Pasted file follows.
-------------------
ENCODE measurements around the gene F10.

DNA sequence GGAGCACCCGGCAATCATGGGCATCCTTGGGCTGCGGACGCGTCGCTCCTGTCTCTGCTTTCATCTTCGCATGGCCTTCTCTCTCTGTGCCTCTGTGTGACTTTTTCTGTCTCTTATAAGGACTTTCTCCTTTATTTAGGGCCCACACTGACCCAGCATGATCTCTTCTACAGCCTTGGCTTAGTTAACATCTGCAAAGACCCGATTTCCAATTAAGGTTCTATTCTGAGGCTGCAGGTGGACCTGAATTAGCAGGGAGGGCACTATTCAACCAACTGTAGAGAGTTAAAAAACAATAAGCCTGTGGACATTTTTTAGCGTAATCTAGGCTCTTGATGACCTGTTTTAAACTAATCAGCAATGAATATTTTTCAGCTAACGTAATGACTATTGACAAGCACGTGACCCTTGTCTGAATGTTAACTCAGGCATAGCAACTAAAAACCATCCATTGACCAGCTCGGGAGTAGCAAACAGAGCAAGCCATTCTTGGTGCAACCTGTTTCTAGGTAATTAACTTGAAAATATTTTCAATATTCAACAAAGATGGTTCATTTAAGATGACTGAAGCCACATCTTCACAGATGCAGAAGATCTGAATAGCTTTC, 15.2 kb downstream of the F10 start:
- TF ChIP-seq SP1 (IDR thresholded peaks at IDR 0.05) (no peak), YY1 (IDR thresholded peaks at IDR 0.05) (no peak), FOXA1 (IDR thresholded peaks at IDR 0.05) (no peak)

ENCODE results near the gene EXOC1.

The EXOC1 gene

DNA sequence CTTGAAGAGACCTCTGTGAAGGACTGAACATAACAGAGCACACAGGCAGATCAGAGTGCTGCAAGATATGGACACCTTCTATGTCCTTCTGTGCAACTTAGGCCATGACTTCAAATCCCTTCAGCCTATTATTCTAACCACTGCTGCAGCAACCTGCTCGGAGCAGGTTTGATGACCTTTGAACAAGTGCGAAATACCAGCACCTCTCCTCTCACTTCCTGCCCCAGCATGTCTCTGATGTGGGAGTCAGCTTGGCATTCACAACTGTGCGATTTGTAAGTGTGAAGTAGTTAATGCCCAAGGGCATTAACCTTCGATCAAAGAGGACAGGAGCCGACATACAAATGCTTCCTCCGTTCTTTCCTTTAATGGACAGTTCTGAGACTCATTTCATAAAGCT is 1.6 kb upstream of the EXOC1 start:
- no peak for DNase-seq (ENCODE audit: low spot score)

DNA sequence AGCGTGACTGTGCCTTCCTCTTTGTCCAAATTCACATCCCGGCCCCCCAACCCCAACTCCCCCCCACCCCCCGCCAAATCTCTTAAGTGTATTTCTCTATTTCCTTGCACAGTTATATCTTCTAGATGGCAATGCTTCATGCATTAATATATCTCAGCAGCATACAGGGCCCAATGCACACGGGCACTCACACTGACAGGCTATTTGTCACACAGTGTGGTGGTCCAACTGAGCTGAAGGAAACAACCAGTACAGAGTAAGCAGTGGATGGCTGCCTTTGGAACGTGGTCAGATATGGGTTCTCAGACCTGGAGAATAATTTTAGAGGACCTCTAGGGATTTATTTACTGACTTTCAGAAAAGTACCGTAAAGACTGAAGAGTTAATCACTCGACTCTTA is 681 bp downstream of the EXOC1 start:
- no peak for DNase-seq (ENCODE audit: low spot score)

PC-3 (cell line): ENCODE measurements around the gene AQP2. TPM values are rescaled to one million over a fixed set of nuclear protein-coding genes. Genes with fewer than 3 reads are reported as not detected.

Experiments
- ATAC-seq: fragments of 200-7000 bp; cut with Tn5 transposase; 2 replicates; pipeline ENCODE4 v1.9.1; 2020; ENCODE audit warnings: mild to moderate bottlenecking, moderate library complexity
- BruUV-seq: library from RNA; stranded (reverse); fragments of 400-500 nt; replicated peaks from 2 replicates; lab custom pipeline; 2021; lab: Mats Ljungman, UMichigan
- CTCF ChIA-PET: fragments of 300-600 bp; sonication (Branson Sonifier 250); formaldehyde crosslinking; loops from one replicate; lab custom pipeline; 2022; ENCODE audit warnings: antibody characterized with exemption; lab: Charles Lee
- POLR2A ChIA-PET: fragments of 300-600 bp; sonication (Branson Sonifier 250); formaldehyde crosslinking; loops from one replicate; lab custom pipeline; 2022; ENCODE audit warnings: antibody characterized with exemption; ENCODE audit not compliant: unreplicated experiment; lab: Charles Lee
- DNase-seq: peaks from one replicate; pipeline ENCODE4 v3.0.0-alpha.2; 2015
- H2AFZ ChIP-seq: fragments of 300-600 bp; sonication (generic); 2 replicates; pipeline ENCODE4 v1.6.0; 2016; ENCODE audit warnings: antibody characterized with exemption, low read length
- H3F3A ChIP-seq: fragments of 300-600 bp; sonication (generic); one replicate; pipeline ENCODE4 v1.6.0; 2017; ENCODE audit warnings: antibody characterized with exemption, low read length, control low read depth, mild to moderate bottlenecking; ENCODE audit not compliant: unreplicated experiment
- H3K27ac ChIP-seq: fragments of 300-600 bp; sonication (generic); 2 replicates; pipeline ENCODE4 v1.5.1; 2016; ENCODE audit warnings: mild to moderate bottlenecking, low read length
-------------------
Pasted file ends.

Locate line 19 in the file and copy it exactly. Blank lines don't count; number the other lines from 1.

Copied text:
- H3K27ac ChIP-seq: fragments of 300-600 bp; sonication (generic); 2 replicates; pipeline ENCODE4 v1.5.1; 2016; ENCODE audit warnings: mild to moderate bottlenecking, low read length